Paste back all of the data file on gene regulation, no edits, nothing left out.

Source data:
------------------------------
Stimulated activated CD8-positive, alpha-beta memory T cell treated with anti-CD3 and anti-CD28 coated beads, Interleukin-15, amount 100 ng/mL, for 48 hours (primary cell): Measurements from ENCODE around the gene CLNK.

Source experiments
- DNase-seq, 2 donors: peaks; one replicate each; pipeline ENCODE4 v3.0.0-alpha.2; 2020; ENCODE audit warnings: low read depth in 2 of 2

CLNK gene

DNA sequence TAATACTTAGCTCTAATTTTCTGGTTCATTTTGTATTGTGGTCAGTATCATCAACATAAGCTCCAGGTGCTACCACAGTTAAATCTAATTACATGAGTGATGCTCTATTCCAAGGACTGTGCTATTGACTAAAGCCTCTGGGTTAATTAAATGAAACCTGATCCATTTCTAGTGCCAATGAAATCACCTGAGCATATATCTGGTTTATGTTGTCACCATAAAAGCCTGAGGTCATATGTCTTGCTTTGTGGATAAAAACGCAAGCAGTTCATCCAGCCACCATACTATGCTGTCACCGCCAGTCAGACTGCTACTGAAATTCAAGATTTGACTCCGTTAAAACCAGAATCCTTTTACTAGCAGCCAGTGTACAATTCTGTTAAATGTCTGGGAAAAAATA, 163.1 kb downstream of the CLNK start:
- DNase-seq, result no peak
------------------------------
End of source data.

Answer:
Stimulated activated CD8-positive, alpha-beta memory T cell treated with anti-CD3 and anti-CD28 coated beads, Interleukin-15, amount 100 ng/mL, for 48 hours (primary cell): Measurements from ENCODE around the gene CLNK.

Source experiments
- DNase-seq, 2 donors: peaks; one replicate each; pipeline ENCODE4 v3.0.0-alpha.2; 2020; ENCODE audit warnings: low read depth in 2 of 2

CLNK gene

DNA sequence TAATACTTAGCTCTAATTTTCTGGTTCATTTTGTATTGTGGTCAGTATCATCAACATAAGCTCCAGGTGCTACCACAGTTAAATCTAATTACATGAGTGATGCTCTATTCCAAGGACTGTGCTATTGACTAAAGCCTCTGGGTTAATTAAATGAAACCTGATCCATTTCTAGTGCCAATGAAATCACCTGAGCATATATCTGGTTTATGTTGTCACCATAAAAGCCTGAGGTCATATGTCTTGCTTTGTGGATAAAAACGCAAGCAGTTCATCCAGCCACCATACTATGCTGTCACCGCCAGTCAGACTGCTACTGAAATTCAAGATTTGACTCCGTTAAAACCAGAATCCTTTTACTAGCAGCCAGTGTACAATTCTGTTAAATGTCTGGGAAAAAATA, 163.1 kb downstream of the CLNK start:
- DNase-seq, result no peak